Sony has pulled two downloadable PSP games from the Playstation Vita after it was discovered that they contained potentially damaging code.
In what is a perfect example of the sheer ingenuity of some people in hacking community, a group of hacking experts managed to discover that the digital download version of the PSP game Motorstorm: Arctic Edge contained code that could be exploited by a third party when executed on the Vita.
Hackers proved their point by launching a piece of homebrew software on the device and playing an unauthorized version of Doom, posting their proof on the website Wololo.net.
Sony hoped to avoid a big media firestorm over this and quietly yanked the game from the digital download Playstation Store platform.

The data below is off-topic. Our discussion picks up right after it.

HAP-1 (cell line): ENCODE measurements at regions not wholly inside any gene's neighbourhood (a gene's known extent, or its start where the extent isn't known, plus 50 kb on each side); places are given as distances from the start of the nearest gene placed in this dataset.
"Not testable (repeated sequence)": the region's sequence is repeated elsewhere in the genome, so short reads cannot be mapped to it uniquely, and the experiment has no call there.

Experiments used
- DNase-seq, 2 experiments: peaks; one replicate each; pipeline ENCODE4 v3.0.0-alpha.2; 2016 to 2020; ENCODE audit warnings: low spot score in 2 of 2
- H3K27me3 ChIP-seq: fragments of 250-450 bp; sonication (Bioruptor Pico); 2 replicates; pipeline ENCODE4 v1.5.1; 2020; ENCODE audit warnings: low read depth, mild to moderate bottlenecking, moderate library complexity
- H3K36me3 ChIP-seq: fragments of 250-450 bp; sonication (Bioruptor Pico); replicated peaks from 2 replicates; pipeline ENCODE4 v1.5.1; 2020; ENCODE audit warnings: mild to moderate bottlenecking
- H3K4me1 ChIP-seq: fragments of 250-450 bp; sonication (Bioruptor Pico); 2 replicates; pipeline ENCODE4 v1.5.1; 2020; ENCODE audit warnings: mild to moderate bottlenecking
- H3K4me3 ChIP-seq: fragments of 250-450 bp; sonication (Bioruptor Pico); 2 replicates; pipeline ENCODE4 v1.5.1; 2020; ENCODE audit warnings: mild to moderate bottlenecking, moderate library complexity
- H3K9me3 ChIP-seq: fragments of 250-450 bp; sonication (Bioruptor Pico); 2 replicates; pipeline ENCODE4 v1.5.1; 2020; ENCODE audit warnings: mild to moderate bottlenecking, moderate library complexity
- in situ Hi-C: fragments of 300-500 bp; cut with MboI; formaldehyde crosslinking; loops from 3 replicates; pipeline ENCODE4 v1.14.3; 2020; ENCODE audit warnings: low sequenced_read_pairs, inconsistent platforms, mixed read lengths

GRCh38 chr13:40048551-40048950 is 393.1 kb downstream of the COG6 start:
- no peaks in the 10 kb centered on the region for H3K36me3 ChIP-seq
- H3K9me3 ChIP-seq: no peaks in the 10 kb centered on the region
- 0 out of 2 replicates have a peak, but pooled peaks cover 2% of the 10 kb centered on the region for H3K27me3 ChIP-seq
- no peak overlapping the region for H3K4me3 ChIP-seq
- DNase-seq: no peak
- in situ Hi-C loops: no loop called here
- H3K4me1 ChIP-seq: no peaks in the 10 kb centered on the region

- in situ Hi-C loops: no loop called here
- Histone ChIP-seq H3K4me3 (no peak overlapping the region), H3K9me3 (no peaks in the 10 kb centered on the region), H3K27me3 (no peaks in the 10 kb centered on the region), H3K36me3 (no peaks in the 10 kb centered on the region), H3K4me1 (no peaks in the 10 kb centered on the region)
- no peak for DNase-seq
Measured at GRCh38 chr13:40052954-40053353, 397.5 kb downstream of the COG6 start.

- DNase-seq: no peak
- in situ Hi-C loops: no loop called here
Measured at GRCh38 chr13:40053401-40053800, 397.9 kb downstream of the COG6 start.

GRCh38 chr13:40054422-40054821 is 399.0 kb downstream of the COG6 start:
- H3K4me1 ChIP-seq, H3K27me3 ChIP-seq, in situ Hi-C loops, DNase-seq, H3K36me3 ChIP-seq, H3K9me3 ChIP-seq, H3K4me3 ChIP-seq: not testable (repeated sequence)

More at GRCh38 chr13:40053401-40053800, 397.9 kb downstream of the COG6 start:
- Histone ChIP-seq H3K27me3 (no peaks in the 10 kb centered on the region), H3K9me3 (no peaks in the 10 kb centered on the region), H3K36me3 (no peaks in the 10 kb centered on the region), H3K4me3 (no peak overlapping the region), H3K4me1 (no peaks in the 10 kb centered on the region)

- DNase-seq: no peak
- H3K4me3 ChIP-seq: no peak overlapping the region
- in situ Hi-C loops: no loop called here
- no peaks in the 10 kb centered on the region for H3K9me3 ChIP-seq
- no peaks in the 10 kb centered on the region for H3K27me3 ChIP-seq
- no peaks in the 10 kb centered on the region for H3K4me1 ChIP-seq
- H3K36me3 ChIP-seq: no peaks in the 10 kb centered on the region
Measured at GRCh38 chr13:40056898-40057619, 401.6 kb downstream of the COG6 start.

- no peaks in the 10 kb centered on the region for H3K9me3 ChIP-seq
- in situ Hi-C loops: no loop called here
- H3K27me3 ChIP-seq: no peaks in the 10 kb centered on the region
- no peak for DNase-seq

Unfortunately for Sony, the story doesn't end there. Wololo hackers have come back with another title, Everybody's Tennis, that has the same issue.
The site posted a tongue-in-cheek message saying that the game was "extremely dangerous" because it could be exploited to allow Vita owners to play "20-year-old 8-bit games and 154 different version of Pong."
As expected, Sony has since yanked Everybody's Tennis from the online store. It does not appear, however, that the US version of the game, known as Hot Shots Tennis, was affected.
Sony has not officially responded to any of this, even about legitimate concerns for gamers who purchased either of these games legitimately and never downloaded them, or would need to re-download them in the